Without a net: an interview with Dodie Bellamy July 15 2014

emilybooks:

Dodie Bellamy’s book the buddhist originated as a series of posts on Dodie’s blog, belladodie, in which she described her life in the aftermath of a protracted breakup with a Buddhist teacher. Dodie has used many writing forms over the course of her career, from poetry to academic writing, often focusing on the sometimes-blurry line between what’s considered “memoir” and what’s considered “fiction,” but she did not become a blogger until relatively recently.  Now she’s making up for lost time.  Emily Gould spoke to her via telephone on 2/20/2012.

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EG: When did you start blogging and why?

DB: It was August, 2008. I was feeling isolated, and even though I’m surrounded by writers, I felt like opening up a dialogue with the world.  Kevin, my husband, said “Okay, if you want to blog, you have to put up four posts before you tell anybody.”  His other advice was, “Write about readings like a reporter, and list everybody that came to the reading, cause then people will Google themselves and they’ll read your blog!” 

EG: That’s good advice! Before blogs existed, though, and before you became a blogger, what did you do that was like blogging?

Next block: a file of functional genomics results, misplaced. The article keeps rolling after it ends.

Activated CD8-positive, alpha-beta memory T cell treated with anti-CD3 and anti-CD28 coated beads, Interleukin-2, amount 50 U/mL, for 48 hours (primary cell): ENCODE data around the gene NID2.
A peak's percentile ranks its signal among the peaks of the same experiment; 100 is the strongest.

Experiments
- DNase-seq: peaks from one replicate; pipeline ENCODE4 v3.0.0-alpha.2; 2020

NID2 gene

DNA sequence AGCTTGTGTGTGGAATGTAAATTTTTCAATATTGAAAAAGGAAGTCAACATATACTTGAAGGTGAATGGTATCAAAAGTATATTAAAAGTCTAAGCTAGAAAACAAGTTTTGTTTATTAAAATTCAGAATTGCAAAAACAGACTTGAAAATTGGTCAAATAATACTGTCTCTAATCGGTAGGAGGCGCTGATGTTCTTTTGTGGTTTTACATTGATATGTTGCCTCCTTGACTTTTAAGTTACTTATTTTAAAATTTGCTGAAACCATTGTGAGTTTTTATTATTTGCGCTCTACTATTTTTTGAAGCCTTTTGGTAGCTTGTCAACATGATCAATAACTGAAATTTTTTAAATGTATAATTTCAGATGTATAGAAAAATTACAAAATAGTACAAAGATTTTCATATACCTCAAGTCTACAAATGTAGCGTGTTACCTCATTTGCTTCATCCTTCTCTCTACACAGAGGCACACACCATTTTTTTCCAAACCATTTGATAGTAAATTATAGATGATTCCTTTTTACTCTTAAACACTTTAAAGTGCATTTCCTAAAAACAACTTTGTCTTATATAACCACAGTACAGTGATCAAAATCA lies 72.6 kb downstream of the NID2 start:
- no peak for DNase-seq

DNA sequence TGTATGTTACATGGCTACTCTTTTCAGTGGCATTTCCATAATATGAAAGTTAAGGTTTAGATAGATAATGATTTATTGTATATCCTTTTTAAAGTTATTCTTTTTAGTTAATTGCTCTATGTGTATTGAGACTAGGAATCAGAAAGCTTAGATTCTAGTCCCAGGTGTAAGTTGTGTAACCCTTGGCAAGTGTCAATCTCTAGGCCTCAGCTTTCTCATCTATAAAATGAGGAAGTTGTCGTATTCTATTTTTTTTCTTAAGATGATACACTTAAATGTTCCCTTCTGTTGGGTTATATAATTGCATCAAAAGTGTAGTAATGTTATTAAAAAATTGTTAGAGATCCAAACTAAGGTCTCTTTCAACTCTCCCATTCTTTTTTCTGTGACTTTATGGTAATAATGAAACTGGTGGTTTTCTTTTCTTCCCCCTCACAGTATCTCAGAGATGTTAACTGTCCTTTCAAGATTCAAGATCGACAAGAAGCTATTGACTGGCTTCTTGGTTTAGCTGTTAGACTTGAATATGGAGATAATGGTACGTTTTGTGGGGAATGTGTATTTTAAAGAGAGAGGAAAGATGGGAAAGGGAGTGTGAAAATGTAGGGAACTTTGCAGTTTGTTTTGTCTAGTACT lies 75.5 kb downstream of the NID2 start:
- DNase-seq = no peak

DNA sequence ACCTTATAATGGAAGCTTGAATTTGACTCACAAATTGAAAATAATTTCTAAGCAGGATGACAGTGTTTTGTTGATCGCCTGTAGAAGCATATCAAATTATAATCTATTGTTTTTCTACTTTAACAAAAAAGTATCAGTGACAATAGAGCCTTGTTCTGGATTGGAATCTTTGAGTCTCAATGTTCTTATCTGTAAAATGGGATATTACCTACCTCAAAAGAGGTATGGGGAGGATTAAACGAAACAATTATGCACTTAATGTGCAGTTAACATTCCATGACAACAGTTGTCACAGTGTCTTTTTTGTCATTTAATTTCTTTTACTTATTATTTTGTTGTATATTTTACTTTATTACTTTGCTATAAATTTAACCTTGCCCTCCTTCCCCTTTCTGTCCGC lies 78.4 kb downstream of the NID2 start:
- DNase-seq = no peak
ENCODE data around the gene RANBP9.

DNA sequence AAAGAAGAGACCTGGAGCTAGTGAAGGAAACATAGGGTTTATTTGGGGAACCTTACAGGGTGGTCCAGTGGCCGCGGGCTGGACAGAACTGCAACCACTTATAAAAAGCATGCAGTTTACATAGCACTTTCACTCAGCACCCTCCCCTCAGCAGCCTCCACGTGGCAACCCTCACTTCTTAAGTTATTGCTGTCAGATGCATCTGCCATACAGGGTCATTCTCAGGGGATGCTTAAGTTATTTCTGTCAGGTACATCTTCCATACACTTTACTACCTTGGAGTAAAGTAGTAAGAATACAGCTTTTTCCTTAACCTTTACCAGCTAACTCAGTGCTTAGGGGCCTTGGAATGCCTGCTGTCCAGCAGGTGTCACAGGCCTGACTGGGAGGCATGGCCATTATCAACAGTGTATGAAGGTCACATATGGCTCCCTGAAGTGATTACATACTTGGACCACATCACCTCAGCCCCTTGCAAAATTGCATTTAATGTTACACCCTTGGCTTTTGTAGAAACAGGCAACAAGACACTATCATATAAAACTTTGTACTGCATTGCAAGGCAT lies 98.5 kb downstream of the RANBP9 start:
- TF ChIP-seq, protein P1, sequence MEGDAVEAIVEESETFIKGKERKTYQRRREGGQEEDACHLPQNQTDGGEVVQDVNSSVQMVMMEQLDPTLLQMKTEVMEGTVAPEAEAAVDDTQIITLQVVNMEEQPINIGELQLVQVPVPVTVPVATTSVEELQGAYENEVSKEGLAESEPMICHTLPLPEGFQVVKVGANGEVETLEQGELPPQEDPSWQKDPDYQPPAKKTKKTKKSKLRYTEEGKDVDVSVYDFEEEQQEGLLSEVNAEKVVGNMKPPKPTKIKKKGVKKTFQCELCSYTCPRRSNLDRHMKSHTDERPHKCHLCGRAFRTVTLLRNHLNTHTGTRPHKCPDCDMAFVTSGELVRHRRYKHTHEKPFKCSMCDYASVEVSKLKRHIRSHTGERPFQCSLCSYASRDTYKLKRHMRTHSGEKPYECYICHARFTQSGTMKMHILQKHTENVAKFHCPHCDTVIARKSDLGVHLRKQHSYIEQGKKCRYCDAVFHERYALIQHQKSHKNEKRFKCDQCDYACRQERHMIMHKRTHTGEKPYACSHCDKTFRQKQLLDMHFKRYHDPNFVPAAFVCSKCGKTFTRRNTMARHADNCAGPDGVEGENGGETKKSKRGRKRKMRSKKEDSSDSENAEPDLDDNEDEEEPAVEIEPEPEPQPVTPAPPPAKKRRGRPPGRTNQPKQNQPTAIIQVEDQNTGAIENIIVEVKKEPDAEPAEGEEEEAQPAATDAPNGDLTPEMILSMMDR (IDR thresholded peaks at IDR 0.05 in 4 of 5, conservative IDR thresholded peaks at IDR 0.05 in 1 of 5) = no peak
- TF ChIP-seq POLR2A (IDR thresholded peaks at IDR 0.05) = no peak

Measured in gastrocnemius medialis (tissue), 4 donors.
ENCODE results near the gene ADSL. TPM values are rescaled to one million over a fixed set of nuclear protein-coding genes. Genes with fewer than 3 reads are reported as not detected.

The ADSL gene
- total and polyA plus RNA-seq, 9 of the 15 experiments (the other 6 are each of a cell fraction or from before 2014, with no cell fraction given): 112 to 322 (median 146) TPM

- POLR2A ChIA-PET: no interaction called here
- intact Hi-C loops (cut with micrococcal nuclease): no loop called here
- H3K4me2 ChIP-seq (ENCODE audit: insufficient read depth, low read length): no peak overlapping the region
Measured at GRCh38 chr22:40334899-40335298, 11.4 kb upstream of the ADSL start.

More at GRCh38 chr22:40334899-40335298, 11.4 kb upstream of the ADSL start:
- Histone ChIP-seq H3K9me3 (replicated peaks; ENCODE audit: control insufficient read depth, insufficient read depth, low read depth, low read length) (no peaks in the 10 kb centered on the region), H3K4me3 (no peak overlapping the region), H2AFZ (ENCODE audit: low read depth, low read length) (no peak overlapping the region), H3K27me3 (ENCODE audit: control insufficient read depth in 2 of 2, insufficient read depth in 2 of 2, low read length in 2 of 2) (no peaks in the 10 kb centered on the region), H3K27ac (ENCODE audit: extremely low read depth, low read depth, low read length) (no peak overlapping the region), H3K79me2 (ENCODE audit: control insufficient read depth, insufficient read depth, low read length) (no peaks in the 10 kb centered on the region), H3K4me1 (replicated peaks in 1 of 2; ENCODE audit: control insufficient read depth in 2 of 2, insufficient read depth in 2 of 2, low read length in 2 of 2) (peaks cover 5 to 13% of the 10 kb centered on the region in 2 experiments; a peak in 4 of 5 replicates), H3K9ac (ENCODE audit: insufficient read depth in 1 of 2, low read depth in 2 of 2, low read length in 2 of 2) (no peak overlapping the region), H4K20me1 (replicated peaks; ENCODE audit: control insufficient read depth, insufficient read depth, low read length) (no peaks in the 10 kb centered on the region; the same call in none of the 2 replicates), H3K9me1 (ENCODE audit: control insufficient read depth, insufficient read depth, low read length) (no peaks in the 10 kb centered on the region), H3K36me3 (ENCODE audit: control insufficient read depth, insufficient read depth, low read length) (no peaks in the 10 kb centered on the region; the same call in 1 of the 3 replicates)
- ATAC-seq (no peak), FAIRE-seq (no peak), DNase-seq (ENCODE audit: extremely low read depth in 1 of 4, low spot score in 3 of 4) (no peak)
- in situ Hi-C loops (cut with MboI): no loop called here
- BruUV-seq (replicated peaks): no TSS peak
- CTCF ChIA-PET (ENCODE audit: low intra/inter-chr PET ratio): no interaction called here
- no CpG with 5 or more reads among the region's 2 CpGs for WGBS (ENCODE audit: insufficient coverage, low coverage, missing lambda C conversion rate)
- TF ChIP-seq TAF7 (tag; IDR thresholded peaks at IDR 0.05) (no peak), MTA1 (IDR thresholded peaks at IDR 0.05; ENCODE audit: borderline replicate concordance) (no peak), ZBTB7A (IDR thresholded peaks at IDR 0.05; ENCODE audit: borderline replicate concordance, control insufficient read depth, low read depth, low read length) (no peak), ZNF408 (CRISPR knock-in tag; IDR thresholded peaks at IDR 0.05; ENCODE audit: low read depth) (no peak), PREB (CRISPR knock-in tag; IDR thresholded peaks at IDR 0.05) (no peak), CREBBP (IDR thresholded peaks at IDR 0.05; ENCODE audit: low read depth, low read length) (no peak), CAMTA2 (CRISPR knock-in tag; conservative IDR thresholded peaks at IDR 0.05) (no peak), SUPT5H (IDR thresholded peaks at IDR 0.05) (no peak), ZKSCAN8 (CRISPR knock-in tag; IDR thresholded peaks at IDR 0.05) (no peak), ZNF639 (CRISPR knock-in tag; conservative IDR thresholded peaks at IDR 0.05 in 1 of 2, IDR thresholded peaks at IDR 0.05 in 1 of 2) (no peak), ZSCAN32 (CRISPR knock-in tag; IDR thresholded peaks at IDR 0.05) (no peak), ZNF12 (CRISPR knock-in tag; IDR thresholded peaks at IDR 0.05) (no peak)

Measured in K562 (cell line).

DB: My book The Letters of Mina Harker is comparable, in a way. It was a project where I re-created this character of Mina (the heroine of Bram Stoker’s Dracula) as my own alternate personality, and Mina was sending letters to writer friends of mine.  These friends were writing back to her – short, casual letters – but then as the project progressed I realized I was really interested in Mina as a character, and her letters got more and more involved.  Every letter in that book was actually sent to somebody, and my process involved much personal confrontation.  I compare it to blogging because it was the same kind of mashing around with the boundaries between personal and public, bringing a larger community into the work.

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